Another hole where the change in length in 2006 (from 410 to 450 yards) has had a significant effect. The fifth-hardest hole on the course since that time, the seventh demands a long and incredibly accurate tee shot as the fairway is framed by pine trees on both sides, penalizing wayward drives. The approach is uphill to a green flanked by bunkers front and back. There are lots of up-and-downs from the front bunkers, but few from behind. The green slopes in several areas and approach shots must land on the proper part of the green to have any chance of getting close enough for a birdie try.
The eighth routinely puts up the best fight of any of Augusta National’s four par 4s. Although it ranked as the fourth-easiest hole on the course from 2006-15, it has been the most difficult par 5. On the tee shot the bunker protecting the right side of the fairway needs to be averted. Do that and longer hitters can have a go at the green, even though it is a blind shot. Those laying up will often try to go slightly right, setting up the preferred angle into the green. The putting surface is long front to back with three separate tiers. Back right is probably the most difficult hole location as there is not much room for error. Jordan Spieth had no such issues last year as he birdied the hole three of the four rounds during his win.
The halfway point in the course resides in the middle of the pack scoring wise as No. 9 ranks as the 10th most difficult hole over the last 10 years. Tee shots down the left can get blocked out so the smarter play on this dogleg left is to play out to the right. From there, the approach is uphill to a green with three tiers and a false front that has seen its share of balls roll back down, including Greg Norman in the 1996 Masters. Only one player in Masters history has birdied this hole all four rounds and he didn’t earn a dime off his fine play, as it was amateur Billy Joe Patton in 1954.
The steep downhill tee shot. The MacKenzie free-form bunker. One of the most underrated greens on the course. All of that makes the par-4 10th—ranked the fourth-hardest hole the last 10 years—a stern challenge to start the second nine. Although the hole measures just under 500 yards, it plays considerably shorter. In fact, many players will use 3-wood off the tee, as a well-struck shot with a draw will scoot down the hill, leaving as little as an 8- or 9-iron approach. The free-form bunker isn’t in play, but it’s a beaut to look at (and is there because the original greenside was nearby and that bunker used to come into play). The green slopes mostly back to front and right to left leading to some incredibly speedy putts, made more difficult when the late afternoon shadows start to come onto the green.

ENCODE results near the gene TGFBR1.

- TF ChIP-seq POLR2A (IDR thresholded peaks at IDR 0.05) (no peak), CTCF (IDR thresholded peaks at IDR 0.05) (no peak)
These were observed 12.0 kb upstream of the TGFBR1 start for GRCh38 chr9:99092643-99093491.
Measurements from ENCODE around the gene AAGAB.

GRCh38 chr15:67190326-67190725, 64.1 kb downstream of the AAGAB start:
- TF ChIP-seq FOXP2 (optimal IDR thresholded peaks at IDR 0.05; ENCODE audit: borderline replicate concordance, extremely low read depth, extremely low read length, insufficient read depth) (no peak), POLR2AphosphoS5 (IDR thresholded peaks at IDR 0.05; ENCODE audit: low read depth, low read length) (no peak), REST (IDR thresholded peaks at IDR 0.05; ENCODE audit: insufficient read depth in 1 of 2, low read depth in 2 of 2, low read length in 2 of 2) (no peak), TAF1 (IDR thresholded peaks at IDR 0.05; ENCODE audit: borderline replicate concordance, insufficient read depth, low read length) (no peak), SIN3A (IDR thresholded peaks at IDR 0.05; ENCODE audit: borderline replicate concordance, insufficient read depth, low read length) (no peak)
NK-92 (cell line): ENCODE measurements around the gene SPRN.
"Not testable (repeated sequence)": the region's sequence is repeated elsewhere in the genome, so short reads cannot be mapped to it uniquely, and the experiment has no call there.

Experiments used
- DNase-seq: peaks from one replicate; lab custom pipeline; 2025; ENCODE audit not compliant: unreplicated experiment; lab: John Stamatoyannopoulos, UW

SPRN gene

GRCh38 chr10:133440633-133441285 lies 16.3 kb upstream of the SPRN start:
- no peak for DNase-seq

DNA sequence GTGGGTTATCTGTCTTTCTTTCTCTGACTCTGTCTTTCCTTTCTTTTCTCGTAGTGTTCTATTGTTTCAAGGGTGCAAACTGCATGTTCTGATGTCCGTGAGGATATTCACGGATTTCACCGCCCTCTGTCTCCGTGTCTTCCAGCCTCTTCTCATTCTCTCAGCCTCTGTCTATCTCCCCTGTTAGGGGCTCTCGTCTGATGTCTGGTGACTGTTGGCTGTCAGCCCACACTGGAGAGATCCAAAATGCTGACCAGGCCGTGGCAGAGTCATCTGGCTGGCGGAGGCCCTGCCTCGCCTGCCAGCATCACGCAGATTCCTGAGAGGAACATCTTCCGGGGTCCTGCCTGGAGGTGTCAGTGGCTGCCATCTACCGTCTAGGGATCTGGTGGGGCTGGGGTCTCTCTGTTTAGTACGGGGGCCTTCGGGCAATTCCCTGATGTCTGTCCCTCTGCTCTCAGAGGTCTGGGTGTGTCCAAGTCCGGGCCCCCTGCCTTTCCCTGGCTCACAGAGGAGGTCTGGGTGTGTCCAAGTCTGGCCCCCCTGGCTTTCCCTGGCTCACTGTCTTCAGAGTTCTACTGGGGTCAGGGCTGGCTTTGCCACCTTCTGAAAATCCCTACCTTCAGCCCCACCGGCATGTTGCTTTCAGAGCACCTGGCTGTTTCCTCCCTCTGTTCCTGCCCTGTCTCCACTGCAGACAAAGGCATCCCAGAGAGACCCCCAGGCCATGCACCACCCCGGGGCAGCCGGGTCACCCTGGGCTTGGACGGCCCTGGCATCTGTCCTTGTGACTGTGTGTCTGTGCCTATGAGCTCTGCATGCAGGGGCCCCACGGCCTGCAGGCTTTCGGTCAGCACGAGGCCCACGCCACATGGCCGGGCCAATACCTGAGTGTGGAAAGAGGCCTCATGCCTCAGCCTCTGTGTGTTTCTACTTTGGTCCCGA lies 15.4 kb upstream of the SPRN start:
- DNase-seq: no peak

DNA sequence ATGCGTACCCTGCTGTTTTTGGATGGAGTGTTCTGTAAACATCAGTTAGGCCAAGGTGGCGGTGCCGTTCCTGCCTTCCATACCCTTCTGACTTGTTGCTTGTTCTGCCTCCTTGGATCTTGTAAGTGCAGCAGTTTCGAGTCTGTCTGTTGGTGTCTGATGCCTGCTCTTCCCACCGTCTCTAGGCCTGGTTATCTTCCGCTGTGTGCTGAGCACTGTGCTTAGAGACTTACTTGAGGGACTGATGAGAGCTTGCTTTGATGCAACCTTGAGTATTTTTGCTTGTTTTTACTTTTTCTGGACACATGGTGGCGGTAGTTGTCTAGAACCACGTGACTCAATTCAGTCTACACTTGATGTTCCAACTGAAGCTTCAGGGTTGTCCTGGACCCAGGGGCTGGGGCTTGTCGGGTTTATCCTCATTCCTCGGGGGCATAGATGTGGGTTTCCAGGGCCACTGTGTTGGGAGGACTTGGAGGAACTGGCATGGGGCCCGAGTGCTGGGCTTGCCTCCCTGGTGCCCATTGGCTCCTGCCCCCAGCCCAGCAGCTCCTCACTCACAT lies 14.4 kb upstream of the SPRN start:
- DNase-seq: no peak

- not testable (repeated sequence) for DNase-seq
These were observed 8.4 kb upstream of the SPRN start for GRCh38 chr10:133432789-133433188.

Looking for the most difficult hole on the course over the last decade? Look no further. The scoring average for the hole since 2006 is 4.37 and it’s easy to see why. Although the desired spot is the right-center of the fairway, a forest of trees on the right steers players away from that. From the left it’s a long to mid iron in and the water guarding the left side of the green is in play, leading many players to bail out to the right. Or as Ben Hogan is so famously credited with saying, “If you ever see me on the 11th green in two you’ll know that I missed my second shot.” That said, chipping from the right of the green—Larry Mize’s miracle chip in 1987 notwithstanding—is not easy as the green slopes away toward the water.
If you’re looking for the one hole that stirs the most emotion at Augusta National, it might be the par-3 12th. Lloyd Mangrum dubbed it “The meanest little hole in the world” while Gary Player deemed it “The hole of vultures” for the patrons in the stands near the tee box, waiting for a ball to splash into Rae’s Creek. Ben Crenshaw swears the reason for the capricious winds is that the hole is built on an ancient Indian burial ground. Regardless, it’s the most terrifying 155 yards possible to a green that is less than 30 feet deep at its narrowest. Balls that come up short either find the front bunker or roll back into the creek, unless you’re Fred Couples in 1992. Only one player has made four 2s in one Masters on this hole. That honor belongs to Scott Verplank, who did it in 2003. The hole ranks as the eighth most difficult since 2006, and was second hardest as recently as 2009.